Encountering Kij Johnson’s short fiction as it pops up in a year’s best or in the random anthology, here in a magazine and there on Clarkesworld, one never knows which face will appear. One sharply literary, the associated works have abstract poetic dimensions that dissolve into images and ideas connecting in the mind even if they seem to defy comprehension on paper. The other face is one more traditional and charming; a classic storyteller cognizant of tone resides within Johnson. Poetic and charming a vibrant pair of ideas in themselves, her 2012 collection At the Mouth of the River of Bees (2012) exemplifies these qualities, and as I was to discover, additional faces.
Johnson’s poetic face is best captured in the story opening the collection, “26 Monkeys, and the Abyss.” Lurking behind an obtuse little tale of a woman who buys into a traveling monkey show are the personal issues she is dealing with in real life, just visible off-screen. Showcasing the fact genre authors can indeed produce quality, literary material, spec fic at short length hasn’t come much better. “Story Kit” adheres more literally to the title than one might expect. Opening with Damon Knight’s six story types, Johnson examines, in prosaic fashion, the elements that go into writing via references to Greek tragedy and contemporary, though unnamed, fiction. Seeming to evolve into a narrative more personal than universal, the (meta-) story can also be read as a feminist text for Johnson’s goals and struggles with pen in hand. A post-modern, abstract gem, it will not be enjoyed by all precisely for those reasons.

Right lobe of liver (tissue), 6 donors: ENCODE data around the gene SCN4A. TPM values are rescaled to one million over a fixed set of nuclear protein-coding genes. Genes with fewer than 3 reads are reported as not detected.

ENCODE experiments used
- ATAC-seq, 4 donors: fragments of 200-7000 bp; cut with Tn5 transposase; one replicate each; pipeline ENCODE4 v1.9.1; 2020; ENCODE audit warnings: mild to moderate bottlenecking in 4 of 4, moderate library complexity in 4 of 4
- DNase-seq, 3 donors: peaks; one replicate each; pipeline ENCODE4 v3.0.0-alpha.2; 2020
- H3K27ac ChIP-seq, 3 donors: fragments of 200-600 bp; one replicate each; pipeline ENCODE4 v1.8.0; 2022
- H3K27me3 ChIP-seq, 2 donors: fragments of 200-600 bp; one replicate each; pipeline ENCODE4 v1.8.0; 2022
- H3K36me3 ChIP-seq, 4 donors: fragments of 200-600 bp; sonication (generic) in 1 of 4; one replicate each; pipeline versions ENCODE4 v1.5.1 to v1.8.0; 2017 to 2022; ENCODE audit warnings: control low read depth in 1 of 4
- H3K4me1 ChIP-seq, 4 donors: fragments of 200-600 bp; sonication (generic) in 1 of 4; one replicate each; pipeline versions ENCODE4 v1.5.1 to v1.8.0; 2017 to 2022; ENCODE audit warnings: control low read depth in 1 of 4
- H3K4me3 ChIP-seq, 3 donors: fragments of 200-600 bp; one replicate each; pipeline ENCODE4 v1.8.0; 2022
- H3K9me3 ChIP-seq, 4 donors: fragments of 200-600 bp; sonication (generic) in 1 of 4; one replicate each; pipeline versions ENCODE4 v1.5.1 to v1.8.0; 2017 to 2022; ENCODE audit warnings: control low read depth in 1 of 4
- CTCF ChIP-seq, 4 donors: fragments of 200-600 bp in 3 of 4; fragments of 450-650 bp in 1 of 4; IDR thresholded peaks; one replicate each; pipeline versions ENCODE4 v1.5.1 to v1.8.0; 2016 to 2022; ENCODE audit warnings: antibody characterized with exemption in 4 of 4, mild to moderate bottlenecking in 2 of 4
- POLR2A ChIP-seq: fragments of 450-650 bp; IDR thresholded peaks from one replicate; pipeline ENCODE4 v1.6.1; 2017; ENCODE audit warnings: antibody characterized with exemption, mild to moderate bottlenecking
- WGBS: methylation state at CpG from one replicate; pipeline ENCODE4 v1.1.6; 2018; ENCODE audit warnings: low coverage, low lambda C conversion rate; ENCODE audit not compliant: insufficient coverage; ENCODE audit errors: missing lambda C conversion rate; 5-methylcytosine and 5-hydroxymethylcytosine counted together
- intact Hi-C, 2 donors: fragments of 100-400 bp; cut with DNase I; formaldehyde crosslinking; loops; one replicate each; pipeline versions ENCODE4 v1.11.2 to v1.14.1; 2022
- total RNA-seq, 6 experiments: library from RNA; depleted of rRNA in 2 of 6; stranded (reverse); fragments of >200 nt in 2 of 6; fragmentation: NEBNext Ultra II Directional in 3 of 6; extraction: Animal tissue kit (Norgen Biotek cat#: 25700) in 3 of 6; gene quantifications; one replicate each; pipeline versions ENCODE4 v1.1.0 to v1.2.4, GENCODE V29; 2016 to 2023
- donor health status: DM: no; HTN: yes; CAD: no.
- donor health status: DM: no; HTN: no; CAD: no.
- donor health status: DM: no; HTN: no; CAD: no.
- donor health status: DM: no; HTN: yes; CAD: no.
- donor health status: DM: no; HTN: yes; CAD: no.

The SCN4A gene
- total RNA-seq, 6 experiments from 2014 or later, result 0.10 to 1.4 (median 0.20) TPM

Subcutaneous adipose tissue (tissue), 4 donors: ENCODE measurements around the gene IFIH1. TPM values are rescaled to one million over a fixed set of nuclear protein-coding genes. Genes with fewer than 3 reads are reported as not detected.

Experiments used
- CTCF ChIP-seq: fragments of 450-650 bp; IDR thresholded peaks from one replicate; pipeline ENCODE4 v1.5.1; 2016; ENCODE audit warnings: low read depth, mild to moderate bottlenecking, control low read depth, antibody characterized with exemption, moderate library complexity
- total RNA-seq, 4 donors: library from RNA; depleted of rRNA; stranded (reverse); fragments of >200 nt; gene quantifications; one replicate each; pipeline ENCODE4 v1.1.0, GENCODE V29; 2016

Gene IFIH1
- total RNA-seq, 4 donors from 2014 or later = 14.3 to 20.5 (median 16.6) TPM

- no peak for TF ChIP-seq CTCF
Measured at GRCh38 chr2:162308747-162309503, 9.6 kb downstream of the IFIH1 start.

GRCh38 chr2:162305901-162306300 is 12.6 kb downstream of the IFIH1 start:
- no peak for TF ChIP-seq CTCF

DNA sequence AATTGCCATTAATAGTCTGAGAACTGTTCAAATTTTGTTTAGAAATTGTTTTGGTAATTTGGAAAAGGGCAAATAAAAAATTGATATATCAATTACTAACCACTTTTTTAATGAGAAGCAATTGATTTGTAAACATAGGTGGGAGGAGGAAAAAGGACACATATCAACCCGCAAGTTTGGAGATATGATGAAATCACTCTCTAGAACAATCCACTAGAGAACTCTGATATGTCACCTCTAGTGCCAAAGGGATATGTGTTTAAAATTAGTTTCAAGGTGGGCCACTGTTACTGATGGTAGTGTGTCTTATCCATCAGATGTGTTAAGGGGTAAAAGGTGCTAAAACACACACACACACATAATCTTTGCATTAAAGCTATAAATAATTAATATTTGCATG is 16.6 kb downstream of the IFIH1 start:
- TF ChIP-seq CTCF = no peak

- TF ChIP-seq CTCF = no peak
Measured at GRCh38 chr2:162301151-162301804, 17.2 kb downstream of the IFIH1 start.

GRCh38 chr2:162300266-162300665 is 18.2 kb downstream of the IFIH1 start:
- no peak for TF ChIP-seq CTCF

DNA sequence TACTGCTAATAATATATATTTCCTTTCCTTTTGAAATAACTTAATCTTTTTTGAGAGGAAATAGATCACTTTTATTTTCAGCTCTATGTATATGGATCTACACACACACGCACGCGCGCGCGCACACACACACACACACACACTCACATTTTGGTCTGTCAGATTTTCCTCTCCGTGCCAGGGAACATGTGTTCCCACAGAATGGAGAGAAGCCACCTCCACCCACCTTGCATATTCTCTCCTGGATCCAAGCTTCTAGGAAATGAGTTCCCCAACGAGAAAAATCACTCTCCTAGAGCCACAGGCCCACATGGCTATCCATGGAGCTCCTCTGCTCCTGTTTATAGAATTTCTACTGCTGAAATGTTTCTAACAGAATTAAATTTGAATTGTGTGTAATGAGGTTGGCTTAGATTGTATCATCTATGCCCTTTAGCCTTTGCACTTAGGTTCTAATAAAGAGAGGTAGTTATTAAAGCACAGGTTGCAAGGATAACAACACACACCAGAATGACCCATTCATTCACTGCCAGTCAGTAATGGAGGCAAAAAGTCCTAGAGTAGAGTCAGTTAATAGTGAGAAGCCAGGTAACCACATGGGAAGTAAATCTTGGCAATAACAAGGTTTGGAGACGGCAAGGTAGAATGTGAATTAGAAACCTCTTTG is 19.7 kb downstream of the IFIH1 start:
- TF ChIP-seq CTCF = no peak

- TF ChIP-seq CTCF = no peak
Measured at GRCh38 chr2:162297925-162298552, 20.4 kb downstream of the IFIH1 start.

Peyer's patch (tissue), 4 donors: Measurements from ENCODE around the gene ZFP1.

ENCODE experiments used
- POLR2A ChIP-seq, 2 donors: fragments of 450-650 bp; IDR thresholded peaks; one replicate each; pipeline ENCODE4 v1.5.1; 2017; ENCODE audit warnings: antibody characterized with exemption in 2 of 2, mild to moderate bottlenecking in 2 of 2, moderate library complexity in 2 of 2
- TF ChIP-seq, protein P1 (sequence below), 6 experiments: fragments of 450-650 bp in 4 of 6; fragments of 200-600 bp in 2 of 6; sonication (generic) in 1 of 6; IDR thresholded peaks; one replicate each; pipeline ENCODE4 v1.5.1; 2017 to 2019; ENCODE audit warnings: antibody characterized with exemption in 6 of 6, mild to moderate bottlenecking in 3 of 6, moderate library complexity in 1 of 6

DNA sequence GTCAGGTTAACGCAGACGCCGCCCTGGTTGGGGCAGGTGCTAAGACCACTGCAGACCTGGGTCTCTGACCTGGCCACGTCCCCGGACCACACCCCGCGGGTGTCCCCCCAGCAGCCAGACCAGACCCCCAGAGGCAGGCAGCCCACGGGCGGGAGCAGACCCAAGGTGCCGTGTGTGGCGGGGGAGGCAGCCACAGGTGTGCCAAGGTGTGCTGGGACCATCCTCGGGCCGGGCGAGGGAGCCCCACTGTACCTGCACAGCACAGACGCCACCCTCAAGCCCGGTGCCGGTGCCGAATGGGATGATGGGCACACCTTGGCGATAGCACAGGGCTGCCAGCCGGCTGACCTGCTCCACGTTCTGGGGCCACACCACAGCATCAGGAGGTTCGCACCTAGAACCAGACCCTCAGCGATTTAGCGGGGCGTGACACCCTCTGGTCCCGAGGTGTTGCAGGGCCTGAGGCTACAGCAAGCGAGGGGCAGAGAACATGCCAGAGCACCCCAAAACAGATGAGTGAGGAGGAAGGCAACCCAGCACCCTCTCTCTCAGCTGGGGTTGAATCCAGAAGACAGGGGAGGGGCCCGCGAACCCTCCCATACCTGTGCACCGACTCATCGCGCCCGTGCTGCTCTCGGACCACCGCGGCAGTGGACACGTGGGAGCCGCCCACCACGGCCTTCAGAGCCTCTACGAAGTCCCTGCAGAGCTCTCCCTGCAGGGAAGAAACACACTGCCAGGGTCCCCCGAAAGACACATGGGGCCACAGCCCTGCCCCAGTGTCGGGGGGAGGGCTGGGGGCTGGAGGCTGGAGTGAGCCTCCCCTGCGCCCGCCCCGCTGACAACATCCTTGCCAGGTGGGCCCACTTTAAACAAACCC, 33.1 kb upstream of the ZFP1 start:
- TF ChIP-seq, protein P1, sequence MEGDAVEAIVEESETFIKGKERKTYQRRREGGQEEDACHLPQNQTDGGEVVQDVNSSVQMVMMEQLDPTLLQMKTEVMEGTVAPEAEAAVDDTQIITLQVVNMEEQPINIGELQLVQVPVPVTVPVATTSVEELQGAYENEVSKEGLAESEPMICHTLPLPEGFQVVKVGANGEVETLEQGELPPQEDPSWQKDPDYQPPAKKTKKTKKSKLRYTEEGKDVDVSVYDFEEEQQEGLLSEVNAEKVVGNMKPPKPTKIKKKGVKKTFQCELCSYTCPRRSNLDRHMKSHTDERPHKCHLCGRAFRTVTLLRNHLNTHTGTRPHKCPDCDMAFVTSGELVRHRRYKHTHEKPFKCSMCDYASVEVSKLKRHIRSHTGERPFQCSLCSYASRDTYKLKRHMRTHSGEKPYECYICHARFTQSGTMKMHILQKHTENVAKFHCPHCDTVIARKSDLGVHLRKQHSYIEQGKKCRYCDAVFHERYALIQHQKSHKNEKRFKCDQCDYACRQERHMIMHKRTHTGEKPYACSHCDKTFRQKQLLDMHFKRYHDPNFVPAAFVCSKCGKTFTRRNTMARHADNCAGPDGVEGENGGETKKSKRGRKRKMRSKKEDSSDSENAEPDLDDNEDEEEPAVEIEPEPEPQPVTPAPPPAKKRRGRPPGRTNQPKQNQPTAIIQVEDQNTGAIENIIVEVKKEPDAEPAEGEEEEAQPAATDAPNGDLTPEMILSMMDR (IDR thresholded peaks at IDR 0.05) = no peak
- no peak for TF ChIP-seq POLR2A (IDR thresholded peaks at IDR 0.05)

The usage of the present tense propelling the story to its conclusion, “Names for Water” is one of the lightest pieces in Bees. A brief, innocent, fragmented bit of coming of age, it tells of a teenage girl who wants more from life. But it is perhaps “Spar” which finds Johnson at her most poetic. A relevant take on gender and sex, an alien analog is used symbolically to great effect by referencing the animality of intercourse and relationships. A harsh, seemingly unforgiving piece, peering through the forest to find the trees is rewarding.
The resonant storyteller in Johnson is perhaps best represented by the longest piece in the collection. “The Man Who Bridged the Mist” proves itself to be a layered, developed romance in an interesting setting. The symbolism of the bridge a touch pretentious, Johnson nevertheless endows it with detail and atmosphere to the point it emerges as a critical touchpoint spanning the characters’ stories. (Longer review here.) Perhaps more traditional than charming, “Fox Magic” brings to the foreground Johnson’s obvious love of Oriental culture. The story of a Japanese home and the lord who is lured by one of the foxes living under his storehouse disguised as a woman, it takes full advantage of the Japanese fable, and is as elegant as can be.